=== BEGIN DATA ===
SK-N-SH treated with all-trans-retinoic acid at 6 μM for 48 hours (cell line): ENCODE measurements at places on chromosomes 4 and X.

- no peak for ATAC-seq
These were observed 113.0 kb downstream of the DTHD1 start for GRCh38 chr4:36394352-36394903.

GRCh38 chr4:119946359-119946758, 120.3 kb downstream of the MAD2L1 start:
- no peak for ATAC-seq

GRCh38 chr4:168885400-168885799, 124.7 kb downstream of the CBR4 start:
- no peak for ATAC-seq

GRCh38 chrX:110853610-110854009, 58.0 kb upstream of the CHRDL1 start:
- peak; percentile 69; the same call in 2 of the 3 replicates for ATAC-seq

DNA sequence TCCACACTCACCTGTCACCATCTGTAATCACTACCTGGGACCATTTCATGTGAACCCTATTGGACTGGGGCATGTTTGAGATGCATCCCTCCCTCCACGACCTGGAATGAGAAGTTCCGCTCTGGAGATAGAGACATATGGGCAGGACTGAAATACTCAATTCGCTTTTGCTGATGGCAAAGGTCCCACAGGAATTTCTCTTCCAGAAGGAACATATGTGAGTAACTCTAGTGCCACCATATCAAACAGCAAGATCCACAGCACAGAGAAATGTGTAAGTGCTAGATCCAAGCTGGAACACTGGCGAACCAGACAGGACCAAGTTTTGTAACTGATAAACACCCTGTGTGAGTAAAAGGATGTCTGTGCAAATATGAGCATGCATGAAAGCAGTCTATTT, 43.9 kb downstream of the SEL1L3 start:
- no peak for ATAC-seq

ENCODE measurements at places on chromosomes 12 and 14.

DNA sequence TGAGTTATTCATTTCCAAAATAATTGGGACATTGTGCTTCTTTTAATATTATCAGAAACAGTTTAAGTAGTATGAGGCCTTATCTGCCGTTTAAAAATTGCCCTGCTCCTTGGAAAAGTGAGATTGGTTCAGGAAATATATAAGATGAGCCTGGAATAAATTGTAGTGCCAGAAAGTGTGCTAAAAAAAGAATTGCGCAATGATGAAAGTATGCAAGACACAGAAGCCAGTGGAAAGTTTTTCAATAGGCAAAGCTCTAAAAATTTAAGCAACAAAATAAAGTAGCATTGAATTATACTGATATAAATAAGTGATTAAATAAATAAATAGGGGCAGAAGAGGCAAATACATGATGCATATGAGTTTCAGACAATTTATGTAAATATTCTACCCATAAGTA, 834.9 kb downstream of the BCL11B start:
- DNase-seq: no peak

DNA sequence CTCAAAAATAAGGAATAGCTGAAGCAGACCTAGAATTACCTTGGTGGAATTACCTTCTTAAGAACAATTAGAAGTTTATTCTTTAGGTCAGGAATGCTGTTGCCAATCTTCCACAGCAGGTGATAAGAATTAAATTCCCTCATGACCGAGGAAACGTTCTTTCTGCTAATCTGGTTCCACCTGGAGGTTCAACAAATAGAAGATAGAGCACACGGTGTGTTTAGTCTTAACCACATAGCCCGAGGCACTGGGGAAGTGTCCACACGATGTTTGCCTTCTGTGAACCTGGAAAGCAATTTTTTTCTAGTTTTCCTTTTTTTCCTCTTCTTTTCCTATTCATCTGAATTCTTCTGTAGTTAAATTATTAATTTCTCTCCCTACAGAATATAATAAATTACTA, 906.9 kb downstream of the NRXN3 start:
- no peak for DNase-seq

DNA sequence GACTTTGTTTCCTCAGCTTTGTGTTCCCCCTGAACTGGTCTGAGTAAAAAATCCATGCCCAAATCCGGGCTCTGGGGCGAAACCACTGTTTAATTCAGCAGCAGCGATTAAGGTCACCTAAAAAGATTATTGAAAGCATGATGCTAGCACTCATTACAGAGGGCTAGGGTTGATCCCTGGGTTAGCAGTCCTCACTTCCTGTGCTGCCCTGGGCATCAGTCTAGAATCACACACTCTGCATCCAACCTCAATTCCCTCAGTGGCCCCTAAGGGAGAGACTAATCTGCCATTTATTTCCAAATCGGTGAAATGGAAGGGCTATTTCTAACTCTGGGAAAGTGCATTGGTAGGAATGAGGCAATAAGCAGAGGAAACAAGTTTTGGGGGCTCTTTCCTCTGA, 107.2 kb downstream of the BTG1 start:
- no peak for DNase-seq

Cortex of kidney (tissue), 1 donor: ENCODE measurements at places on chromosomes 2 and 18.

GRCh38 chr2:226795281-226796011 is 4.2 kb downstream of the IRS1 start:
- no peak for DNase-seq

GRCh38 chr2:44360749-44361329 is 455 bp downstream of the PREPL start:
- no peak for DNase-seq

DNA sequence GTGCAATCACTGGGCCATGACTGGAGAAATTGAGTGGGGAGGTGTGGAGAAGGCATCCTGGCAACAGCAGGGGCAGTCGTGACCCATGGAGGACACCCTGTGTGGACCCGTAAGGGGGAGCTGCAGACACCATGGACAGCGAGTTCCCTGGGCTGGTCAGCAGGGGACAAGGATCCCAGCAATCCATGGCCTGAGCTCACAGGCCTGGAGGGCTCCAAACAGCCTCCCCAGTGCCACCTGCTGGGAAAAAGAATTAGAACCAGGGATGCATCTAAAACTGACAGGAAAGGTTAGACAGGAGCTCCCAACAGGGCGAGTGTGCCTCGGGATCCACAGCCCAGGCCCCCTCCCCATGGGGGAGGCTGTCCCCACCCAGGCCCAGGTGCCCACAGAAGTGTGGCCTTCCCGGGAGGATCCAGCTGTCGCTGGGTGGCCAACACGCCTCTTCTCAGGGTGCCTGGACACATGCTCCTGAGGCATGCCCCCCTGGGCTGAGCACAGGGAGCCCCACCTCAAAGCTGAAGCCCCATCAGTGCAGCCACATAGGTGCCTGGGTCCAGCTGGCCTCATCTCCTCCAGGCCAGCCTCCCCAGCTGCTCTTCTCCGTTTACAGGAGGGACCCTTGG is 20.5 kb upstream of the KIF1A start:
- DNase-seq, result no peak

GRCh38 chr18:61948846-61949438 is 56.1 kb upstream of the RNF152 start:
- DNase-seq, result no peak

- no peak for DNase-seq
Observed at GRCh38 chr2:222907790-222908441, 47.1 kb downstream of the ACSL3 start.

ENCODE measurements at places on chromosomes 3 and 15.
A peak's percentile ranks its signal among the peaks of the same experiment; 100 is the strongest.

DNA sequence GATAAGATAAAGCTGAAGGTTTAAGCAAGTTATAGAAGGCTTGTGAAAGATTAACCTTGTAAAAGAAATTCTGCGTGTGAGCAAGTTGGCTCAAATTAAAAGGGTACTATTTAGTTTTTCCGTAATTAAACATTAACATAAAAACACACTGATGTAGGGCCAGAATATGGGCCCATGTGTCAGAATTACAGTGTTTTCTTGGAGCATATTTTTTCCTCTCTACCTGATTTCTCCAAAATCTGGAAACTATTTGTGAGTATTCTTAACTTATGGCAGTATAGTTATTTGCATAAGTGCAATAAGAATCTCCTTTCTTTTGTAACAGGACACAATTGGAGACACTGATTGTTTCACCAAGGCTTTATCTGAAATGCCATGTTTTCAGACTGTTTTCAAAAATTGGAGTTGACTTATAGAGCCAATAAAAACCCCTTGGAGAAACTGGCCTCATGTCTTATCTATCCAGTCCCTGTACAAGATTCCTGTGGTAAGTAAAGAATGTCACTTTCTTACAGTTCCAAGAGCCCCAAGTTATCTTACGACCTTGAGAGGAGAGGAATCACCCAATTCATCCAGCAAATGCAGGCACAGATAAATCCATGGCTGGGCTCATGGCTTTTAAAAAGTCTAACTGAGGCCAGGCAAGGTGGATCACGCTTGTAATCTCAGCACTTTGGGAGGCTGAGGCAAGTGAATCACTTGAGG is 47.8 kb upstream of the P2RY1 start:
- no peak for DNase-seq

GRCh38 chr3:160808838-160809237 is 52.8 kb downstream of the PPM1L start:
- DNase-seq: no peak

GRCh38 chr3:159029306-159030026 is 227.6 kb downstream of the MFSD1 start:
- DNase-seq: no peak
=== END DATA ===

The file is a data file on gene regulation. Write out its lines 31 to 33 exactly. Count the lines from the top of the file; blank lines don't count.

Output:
A peak's percentile ranks its signal among the peaks of the same experiment; 100 is the strongest.

DNA sequence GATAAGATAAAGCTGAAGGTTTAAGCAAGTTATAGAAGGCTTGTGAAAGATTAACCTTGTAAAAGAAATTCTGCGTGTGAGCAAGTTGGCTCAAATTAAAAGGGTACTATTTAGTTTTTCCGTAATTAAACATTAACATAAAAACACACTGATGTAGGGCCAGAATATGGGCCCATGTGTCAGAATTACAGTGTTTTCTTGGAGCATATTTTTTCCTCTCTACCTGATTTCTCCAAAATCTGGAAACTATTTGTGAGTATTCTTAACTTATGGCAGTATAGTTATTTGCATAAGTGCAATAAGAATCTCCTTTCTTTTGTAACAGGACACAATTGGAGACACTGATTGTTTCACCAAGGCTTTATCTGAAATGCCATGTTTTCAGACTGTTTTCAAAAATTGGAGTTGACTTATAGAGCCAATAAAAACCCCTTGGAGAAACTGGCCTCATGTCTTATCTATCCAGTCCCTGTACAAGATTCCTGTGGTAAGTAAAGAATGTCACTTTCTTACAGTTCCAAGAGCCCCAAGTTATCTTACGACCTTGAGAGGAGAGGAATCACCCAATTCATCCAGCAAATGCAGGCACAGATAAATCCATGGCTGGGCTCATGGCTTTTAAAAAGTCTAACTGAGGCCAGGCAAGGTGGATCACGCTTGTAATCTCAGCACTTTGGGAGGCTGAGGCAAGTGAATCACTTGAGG is 47.8 kb upstream of the P2RY1 start:
- no peak for DNase-seq